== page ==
While I acknowledge that the Government has spent €411 million on home care supports, we are still a long way off of where we need to be. There is a shortfall in respect of 6,287 people. These are our mothers, fathers, aunts and uncles. They are all family members and they need our support. People want to be able to live at home in the bosom of their families with the correct wraparound supports for as long as possible.
We are facing a winter of discontent in the healthcare services. The figure of 6,287 people to which I referred is an increase of 700 on last year and an increase of 1,800 on 2016. The figures are going in only one direction, which is a seriously worry. The availability of home care can also have significant consequences for capacity in other areas of the health service. There are approximately 600 people in an acute hospital setting who cannot be released into the care of their community because the necessary supports cannot be found. If these people could be released into the care of their families in the community, it would go a long way towards solving the issues we have daily with people lying on trollies. It would free up capacity if we could put home care supports in place. Some 136,000 bed days have already been lost this year due to late discharges. In many cases, the reason for these late discharges is that the home care supports are not put in place in a timely manner when needed.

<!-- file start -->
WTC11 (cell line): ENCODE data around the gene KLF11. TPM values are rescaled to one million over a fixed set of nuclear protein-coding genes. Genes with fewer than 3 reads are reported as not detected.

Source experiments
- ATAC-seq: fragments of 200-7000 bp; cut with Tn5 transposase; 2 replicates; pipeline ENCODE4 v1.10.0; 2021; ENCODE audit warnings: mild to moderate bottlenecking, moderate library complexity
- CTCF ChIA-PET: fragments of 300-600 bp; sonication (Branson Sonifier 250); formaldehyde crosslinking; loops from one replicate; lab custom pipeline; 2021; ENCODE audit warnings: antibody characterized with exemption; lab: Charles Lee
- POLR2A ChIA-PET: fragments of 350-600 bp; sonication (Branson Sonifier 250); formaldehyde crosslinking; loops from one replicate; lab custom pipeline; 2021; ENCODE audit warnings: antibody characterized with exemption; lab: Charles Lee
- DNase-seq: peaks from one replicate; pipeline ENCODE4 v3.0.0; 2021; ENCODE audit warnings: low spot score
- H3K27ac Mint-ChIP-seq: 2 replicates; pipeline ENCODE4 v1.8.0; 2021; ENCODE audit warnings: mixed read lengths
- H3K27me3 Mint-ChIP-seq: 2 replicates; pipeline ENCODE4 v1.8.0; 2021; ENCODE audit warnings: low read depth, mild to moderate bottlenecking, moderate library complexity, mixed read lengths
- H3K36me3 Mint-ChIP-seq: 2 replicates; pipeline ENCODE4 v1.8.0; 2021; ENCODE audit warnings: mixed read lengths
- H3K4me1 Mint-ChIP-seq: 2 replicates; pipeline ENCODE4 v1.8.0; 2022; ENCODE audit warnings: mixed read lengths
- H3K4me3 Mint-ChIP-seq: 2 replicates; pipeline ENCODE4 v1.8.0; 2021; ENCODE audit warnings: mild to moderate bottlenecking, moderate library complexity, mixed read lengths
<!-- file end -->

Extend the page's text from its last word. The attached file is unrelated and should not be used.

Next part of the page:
This motion calls for home support to be provided on a seven days per week rotation. I have discussed this with the Minister of State before. Currently, the majority of home care supports are provided by the HSE from Monday to Friday and by private providers such as Home Instead or Caremark at weekends. They all do a fantastic job but when a person living in a rural area needs two people to hoist him or her out of bed three times a day and help with toileting and so on, it can sometimes be very difficult to find people for these tasks on a Saturday or a Sunday. I know of people who have been put to bed at 7 p.m. on a Friday evening and have not been able to get up again until Monday morning. It is not that they do not get some form of support but that they do not get the two people required to hoist them in or out of bed. That can be very challenging for their families.